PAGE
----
As I said, I love evolutionary biology, it does make a lot of things make much more sense, but necessary? That's questionable at best.
liveonearth
Jun. 23rd, 2011 06:52 pm (UTC)
You remind me so much of someone I hold dear. There is no need to carry on this discussion any further. You win. =-]
ford_prefect42
Jun. 23rd, 2011 07:52 pm (UTC)
You know another abrasive, paranoid, hyper-logical know-it-all? Cool, I was worried that I might be the only one!

I do like that you can have these discussions and not take offense.
liveonearth
Jun. 24th, 2011 09:50 pm (UTC)
Funny you should describe yourself that way. My sweetie might get offended. =-] It's all cool, my friend. I appreciate that you are willing to take a position and defend it. Far better than all the wishywashiness out there.
vonheston
Jun. 26th, 2011 07:03 am (UTC)
You are incorrect. I suggest reading the introductory chapters to "Biology" by Campbell, the standard 101-102 Biology textbook for a full explanation of why it is incorrect to say that an understanding of evolution is necessary to fully comprehend and benefit from said subjects (in terms of critical thinking skills gained), outside of skills which can be gained via simple memorization. I can't see why else we would need teach these skills to students, after all, outside of the development of such skills. But I take it from your comments that you are a not a huge fan of liberal arts curriculum? Seeing as you seem to think it would be ok to make these courses electives, a position which would only be reached by someone who misunderstanding the rationale behind teaching these courses in the first place. (again, it's about the thinking skills gained) You can't divorce an understanding of any of those things you've listed from evolution without doing away with the most useful aspects of learning said things, from a lay perspective.

Your perspective on the ignorant being allowed to remain ignorant vs. parent's rights is similarly distressing, and I say that as a religious studies/jewish studies student with a degree in social science. You must not be familiar with the outcomes of such a position on 'conservative' communities. (which just so happens to be one of my focuses of study) All I can say is, don't drink the "public school = brainwashing" koolaid so quickly. This is the battle cry of those who would rather their children remain ignorant than run the risk of disobeying family/cultural tradition. Oh boohoo that this might be inconvenient for the parents; since when is the convenience of someone good reason to control the mind of another?

Below you ask whose children these are and what gives us (or the state) to right to make this decision, and I will tell you what gives us this right: they are American citizens, and the government has the duty to protect the civil rights of its citizens. Children are not the property of their parents; you don't own your kids, they are autonomous human beings and they have a right to a quality education. It is child abuse to deny specific children full and meaningful education on par with that or their peers just because they are members of a conservative religious or cultural group. This is a huge problems in the Jewish communities, with the yeshiva system, and as a consequence there are myriad of serious social issues with plague the religious Jewish community, and cost the societies which host them a boatload of money.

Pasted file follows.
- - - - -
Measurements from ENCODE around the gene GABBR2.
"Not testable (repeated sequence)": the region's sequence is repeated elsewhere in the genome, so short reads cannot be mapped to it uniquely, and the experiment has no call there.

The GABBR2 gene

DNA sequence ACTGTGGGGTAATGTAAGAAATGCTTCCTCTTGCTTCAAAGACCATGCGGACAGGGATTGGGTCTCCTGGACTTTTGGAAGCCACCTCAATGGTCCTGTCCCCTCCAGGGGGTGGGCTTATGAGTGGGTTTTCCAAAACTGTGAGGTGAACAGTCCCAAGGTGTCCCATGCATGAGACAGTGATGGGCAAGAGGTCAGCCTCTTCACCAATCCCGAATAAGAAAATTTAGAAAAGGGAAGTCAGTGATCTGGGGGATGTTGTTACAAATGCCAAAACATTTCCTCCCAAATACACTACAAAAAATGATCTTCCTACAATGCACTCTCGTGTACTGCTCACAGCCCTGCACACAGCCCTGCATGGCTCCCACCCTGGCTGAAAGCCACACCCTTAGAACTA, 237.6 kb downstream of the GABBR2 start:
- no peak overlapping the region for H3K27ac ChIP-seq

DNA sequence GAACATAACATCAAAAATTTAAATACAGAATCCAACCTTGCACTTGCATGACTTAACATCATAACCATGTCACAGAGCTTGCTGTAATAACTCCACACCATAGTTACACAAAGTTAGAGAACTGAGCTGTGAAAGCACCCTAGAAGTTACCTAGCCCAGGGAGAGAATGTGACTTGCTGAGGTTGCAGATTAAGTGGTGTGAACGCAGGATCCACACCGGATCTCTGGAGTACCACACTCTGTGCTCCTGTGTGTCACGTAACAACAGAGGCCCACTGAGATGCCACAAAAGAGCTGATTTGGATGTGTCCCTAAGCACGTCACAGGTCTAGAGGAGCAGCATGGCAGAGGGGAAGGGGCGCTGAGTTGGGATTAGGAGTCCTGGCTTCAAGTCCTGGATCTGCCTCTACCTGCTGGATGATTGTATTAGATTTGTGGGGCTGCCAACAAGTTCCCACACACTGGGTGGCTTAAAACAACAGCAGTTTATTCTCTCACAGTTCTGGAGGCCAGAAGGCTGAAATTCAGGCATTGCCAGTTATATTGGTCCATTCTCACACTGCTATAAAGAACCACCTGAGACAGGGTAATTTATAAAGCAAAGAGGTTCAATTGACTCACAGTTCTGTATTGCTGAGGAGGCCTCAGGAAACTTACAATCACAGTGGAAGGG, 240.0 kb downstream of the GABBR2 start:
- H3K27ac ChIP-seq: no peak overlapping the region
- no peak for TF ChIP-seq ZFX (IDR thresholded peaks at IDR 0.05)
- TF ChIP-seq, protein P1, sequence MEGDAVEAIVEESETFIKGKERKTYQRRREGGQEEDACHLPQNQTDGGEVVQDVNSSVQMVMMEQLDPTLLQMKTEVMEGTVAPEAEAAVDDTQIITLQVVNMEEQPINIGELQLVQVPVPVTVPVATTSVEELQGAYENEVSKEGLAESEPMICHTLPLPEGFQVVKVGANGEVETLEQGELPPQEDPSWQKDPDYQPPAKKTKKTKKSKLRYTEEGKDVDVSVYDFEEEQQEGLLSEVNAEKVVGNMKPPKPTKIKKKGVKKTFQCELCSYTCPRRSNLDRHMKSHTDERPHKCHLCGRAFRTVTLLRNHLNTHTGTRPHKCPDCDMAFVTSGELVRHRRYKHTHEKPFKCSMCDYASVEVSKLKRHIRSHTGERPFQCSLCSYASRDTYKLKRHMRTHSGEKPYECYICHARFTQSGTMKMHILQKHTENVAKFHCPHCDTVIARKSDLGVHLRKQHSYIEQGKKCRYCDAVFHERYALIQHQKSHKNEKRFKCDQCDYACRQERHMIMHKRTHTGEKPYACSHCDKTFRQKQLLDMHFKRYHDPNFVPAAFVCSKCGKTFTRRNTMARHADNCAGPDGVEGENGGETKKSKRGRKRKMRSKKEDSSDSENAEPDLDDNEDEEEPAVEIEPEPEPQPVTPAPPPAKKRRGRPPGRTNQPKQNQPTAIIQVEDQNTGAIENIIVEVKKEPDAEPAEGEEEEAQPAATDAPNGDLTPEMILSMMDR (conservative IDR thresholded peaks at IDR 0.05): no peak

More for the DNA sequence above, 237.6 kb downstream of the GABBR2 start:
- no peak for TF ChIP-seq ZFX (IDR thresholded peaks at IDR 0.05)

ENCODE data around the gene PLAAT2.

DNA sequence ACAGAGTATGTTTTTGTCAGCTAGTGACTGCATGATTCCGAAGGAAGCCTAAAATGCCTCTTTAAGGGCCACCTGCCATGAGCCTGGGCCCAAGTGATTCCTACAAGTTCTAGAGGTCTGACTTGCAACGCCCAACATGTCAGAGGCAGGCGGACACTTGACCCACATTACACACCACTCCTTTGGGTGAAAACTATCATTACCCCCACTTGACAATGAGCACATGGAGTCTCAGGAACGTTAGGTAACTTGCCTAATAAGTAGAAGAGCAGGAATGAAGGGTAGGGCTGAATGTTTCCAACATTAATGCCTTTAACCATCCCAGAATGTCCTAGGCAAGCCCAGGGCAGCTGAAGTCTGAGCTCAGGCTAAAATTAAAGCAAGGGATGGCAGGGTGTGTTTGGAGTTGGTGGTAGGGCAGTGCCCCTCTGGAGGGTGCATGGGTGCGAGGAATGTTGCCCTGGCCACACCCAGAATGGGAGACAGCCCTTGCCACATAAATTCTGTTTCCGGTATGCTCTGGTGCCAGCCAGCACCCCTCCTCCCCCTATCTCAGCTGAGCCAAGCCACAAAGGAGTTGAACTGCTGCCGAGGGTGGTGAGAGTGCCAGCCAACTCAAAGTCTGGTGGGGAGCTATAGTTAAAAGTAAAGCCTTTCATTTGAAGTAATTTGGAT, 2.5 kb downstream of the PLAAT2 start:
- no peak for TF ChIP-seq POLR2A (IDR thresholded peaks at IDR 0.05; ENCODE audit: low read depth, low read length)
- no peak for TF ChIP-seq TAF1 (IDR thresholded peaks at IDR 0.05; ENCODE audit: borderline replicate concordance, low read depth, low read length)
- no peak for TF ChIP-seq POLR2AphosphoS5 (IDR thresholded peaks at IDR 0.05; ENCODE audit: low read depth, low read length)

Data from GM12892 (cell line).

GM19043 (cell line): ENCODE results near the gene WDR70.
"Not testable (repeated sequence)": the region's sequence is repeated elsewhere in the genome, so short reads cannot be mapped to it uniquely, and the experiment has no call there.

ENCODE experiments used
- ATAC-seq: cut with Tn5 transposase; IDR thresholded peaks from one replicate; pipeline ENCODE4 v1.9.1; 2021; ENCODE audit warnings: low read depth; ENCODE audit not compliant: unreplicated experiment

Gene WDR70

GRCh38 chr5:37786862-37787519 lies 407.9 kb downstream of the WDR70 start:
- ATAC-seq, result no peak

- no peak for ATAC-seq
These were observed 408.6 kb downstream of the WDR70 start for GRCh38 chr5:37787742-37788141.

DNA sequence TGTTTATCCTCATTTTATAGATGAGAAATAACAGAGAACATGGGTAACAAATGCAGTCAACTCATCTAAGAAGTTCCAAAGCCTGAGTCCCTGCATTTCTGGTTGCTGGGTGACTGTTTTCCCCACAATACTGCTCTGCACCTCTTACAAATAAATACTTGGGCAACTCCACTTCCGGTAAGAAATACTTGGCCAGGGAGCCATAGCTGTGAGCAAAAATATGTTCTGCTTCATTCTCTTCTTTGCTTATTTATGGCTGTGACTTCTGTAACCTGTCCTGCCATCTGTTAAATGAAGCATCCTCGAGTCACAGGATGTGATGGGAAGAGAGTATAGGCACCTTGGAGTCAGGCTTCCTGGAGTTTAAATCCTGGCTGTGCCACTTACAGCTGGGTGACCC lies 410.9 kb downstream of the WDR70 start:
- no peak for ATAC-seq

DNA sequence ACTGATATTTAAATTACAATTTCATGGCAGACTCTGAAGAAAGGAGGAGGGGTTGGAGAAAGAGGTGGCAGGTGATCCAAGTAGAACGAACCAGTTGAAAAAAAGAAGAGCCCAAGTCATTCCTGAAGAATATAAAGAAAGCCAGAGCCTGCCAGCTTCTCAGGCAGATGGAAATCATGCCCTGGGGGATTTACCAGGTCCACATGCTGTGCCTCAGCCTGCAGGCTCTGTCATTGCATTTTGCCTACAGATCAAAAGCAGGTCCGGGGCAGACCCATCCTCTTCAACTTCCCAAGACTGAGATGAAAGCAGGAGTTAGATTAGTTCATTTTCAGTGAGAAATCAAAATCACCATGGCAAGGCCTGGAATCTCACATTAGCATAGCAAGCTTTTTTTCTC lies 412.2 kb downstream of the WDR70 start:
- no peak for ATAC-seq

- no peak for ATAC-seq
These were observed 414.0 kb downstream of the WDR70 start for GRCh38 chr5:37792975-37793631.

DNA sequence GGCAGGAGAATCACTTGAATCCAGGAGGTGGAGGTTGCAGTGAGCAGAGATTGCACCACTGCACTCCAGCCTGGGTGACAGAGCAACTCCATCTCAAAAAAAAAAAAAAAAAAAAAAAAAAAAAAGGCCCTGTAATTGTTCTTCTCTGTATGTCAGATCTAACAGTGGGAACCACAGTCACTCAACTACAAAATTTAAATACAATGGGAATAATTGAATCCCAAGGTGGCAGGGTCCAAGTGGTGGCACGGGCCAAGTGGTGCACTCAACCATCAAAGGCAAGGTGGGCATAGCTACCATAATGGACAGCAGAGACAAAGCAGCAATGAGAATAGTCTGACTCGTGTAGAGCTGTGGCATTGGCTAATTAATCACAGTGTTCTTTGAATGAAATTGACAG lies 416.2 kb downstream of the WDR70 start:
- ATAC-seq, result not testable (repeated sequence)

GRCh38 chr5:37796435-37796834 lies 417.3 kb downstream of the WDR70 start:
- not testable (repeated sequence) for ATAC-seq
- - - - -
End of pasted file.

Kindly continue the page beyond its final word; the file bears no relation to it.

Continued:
ford_prefect42
Jun. 26th, 2011 01:58 pm (UTC)
Whatevs. done with this debate.

Disagree withg absolutely everything you said on moral, ethical, civil rights, and scientific grounds, but don't care to debate this further.
liveonearth
Jun. 27th, 2011 03:29 am (UTC)
Thank you for chiming in! !!!
liveonearth
Jun. 23rd, 2011 06:21 pm (UTC)
I have found calculus to be useless as well. There are a few concepts that keep coming up with some relevance when I try to understand the research, but the actual practice of calculus has not been necessary, so I have forgotten all but the general concepts.
vonheston
Jun. 23rd, 2011 01:00 am (UTC)
I thought Delaware 'got it' for a second, but then the last 60% of her answer confused me as it seemed to have nothing to do with the first 40%. Does she think 'evolution' is a class in its own right or something? Lol. These responses are (almost) all canned/generic.

Why do pageants even exist anymore? They are so 1960s. Do people even still watch them? (outside of people on the internet making fun of the hilariously stupid people who enter them, obviously)
liveonearth
Jun. 23rd, 2011 06:25 am (UTC)
My dad was watching the pageant when I called him on father's day...... I guess somebody watches them. And my dad is the classic science nerd, math geek: he has no excuse save old age...
liveonearth
Jun. 23rd, 2011 07:25 pm (UTC)
what is the purpose of education?
This discussion has me pondering. Why exactly do we as a society want our kids to be educated? What do we want to get out of it? Assuming, in so far as we collectively pay taxes and send our children to school, that we DO want them to be educated. In The Story of B, Daniel Quinn argues that rather than educating children, the purpose of school is keeping kids babysat and off the job market.

It is also reasonable to assert that early education is part of a child's introduction to his broader culture and values. It prepares him to be a citizen with integrity and a work ethic. There is certainly a problem with our melting pot society in that we have a hard time agreeing on the most fundamental values, so young students are taught less and less in order to avoid conflict. This has generated 1-3 generations of students with progressively less that they can agree on.